Near Death Experiences Essay

Question:

Introduction to Evaluating near death experiences.

Answer:

Several theories exist regarding the phenomenon of Near-Death-Experiences (NDE). There is a huge controversy on the thought that consciousness can survive death or not. However, many scientists as (Berk, 51), put forward the view that currently researches are underway to provide evidence about existence of consciousness outside body.

Considering the Dying Brain Theory of afterlife by Dr. Susan Blackmore, the NDEs are depicted as real. It holds the fact that all individuals with NDEs moves towards a light through similar stages on a spiritual journey irrespective of their differences in culture and ages (Atwater, 42). However, the same aspect also provides evidence for the argument considering NDEs as unreal. Scientifically, the dying function of human brain is same irrespective of ages and cultures. It explains the depiction of similar core elements of all NDEs due to shutting down of the neurotransmitters of brain thus producing the same kind of illusions in all people with NDEs.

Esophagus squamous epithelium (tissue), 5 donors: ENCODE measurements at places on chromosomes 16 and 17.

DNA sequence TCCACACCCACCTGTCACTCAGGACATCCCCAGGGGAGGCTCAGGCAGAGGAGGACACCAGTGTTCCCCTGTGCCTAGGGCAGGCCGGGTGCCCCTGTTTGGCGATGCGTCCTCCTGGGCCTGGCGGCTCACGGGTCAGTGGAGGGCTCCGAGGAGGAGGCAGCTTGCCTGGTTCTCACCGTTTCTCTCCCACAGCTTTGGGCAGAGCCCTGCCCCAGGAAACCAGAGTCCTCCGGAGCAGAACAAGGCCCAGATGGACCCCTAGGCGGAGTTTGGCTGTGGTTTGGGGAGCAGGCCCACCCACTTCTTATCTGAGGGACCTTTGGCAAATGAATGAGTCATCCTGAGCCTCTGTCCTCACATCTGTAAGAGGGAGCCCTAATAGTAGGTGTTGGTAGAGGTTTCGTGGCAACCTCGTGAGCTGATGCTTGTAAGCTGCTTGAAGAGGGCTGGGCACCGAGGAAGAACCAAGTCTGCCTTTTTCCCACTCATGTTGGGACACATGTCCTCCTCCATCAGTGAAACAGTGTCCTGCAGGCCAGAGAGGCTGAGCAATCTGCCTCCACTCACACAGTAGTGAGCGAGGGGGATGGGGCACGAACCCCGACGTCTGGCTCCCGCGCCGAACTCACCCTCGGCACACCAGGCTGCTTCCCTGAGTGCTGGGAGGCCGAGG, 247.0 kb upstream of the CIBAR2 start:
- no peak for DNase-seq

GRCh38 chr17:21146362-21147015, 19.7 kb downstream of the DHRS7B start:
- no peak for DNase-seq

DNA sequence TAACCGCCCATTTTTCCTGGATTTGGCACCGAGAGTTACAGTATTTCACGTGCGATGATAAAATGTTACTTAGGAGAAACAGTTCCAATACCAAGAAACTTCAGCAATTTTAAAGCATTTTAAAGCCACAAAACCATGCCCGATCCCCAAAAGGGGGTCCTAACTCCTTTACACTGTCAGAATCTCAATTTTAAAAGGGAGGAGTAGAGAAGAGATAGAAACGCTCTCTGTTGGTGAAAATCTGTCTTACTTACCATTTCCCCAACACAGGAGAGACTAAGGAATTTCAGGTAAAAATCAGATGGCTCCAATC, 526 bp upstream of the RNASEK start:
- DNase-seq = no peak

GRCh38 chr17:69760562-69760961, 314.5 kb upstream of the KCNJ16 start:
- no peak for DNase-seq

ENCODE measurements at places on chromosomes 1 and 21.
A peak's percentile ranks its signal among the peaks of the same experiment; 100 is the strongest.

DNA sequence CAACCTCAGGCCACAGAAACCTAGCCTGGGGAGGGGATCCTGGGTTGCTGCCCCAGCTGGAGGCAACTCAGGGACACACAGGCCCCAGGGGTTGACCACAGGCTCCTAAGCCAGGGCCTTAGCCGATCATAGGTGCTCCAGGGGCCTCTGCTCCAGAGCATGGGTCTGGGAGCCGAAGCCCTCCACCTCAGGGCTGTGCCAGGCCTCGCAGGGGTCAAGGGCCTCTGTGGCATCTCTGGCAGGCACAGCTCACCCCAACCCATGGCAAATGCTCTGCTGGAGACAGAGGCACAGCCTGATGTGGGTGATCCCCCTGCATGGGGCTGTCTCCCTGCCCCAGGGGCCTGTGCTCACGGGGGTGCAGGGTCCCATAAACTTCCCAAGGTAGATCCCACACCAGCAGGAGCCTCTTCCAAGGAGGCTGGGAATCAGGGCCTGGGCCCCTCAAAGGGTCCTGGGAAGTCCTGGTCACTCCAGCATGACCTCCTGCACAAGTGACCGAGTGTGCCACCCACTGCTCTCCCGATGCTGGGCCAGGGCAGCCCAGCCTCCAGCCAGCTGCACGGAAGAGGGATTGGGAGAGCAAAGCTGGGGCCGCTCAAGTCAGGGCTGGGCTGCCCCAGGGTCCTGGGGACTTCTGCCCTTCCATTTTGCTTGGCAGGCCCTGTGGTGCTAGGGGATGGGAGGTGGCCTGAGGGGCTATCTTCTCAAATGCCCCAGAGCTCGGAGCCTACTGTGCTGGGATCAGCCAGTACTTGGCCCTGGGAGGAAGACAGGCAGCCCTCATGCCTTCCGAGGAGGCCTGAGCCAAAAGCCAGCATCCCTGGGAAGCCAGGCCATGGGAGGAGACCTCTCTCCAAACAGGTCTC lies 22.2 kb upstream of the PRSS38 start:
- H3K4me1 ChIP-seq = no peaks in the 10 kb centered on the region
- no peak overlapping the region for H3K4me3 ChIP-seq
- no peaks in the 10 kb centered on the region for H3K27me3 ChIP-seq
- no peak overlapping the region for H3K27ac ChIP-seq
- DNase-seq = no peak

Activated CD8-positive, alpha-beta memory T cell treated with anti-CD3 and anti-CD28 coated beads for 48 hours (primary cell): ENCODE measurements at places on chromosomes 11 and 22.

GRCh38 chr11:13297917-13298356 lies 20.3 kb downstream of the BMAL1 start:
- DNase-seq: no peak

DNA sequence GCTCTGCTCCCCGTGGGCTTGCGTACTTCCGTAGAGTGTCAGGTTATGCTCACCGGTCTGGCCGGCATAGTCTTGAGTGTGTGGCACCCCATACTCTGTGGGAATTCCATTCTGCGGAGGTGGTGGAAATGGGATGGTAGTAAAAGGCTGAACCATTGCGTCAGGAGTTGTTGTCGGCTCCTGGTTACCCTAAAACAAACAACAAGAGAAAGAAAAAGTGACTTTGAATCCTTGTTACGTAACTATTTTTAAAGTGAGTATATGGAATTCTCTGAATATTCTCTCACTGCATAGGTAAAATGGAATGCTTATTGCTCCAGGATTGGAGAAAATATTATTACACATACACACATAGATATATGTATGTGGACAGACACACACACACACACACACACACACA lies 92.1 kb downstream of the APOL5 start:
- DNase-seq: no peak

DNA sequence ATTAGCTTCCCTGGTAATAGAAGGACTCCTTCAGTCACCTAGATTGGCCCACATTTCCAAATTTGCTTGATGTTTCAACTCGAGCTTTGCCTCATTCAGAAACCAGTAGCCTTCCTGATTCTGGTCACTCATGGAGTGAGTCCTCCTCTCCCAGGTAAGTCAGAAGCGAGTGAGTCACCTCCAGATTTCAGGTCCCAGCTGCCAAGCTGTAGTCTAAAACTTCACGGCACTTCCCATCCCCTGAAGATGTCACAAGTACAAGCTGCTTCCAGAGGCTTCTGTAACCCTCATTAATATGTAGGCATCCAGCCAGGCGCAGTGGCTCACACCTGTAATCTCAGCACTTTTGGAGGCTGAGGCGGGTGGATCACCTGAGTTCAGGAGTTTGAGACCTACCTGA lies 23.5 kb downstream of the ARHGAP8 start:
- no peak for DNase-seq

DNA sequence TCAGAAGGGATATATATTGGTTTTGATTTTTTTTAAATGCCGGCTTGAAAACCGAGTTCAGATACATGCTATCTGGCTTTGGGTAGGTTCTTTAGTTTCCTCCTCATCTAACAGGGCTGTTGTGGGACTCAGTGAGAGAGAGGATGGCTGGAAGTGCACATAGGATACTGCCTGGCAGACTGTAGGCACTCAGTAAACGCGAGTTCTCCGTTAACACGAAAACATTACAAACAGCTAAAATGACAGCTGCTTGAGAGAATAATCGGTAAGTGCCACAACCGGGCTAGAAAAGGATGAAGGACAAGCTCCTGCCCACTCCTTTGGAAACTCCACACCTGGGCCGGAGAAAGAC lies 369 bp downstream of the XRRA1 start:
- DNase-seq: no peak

An overlap of the two eminent approaches toward NDEs is evident. The two approaches are psychological one identifying the reasons for NDE behaviors and the other is the straightforward physiological approach identifying the brain portion that causes the NDEs due to malfunction (Tassell-Matamua, 260). Evidences show a resentment of accepting the view that NDEs are just a reaction of the initiation of brain death. It is majorly evident in persons having NDEs. However, evidences as people experiencing different responses in their NDEs lay a cloud of doubt to the view of considering NDEs as just a brain function.

References

Atwater, P. M. H. Near-Death Experiences, The Rest Of The Story. Charlottesville, Va.: Hampton Roads, 2011. Print.

Berk, Laura E. Exploring Lifespan Development. Boston, Mass.: Allyn & Bacon/Pearson, 2010. Print.

Tassell-Matamua, N. A. 'Near-Death Experiences And The Psychology Of Death'. OMEGA - Journal of Death and Dying 68.3 (2014): 259-277. Web.

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